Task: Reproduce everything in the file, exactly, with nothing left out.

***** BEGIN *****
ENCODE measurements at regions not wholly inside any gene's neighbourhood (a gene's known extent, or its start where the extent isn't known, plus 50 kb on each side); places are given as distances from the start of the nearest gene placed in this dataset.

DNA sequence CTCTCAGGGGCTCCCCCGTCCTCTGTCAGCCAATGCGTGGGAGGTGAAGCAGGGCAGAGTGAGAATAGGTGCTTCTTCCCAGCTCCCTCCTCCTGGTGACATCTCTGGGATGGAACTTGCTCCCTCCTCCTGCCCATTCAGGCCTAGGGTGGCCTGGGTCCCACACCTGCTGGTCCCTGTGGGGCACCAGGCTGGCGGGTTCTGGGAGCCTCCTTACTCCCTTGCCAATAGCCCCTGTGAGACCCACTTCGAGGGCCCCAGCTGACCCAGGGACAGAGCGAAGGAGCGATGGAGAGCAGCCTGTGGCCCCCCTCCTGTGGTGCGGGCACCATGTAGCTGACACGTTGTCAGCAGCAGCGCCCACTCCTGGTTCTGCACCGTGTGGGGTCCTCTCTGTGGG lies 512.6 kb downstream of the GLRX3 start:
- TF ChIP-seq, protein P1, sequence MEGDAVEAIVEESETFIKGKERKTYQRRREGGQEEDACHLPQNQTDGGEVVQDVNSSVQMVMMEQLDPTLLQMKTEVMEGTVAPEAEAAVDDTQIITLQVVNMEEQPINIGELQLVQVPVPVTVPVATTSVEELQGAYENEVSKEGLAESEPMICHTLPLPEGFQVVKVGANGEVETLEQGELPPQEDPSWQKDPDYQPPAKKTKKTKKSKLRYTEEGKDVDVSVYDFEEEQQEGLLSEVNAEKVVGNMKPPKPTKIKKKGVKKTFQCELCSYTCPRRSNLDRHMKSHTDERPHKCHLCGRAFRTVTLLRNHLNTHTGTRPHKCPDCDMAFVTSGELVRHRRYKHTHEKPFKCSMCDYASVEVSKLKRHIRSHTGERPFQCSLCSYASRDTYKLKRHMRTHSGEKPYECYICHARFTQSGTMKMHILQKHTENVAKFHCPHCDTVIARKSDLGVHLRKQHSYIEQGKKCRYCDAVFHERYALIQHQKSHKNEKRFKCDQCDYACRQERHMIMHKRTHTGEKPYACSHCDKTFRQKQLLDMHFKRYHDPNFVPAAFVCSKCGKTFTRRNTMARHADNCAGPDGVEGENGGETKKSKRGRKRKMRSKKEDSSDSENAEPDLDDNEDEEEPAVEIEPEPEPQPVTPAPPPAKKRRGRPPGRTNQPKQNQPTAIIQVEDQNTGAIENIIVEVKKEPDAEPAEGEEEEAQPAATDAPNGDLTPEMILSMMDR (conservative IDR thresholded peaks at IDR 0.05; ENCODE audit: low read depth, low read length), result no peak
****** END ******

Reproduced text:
ENCODE measurements at regions not wholly inside any gene's neighbourhood (a gene's known extent, or its start where the extent isn't known, plus 50 kb on each side); places are given as distances from the start of the nearest gene placed in this dataset.

DNA sequence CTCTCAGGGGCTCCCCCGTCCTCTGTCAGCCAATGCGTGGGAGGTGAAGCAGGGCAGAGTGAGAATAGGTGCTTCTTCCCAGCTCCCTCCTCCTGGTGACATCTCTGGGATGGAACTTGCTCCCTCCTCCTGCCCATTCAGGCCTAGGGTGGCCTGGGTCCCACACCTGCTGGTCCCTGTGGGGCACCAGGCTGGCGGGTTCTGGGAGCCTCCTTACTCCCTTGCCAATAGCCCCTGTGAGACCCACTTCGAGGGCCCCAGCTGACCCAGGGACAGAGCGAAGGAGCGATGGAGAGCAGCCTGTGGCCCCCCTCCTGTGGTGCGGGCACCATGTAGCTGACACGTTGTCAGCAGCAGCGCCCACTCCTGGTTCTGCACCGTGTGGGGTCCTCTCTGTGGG lies 512.6 kb downstream of the GLRX3 start:
- TF ChIP-seq, protein P1, sequence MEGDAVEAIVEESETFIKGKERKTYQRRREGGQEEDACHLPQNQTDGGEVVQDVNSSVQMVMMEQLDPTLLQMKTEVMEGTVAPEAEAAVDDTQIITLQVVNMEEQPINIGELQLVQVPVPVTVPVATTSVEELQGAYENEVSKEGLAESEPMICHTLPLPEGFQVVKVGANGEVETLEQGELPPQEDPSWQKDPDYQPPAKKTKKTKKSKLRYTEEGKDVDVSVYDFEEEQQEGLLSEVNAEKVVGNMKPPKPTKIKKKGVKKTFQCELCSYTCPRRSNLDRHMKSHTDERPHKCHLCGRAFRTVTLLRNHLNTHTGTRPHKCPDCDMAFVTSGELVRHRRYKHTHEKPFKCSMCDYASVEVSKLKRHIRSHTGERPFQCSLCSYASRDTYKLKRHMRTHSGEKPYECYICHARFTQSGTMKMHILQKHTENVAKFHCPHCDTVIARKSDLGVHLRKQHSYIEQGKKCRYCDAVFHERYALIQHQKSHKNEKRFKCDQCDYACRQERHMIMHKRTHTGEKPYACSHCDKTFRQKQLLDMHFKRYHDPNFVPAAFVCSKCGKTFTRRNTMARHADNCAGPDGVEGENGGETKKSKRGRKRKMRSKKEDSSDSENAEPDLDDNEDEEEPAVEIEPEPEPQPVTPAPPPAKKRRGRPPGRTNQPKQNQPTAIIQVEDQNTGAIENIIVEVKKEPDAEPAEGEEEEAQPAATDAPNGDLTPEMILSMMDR (conservative IDR thresholded peaks at IDR 0.05; ENCODE audit: low read depth, low read length), result no peak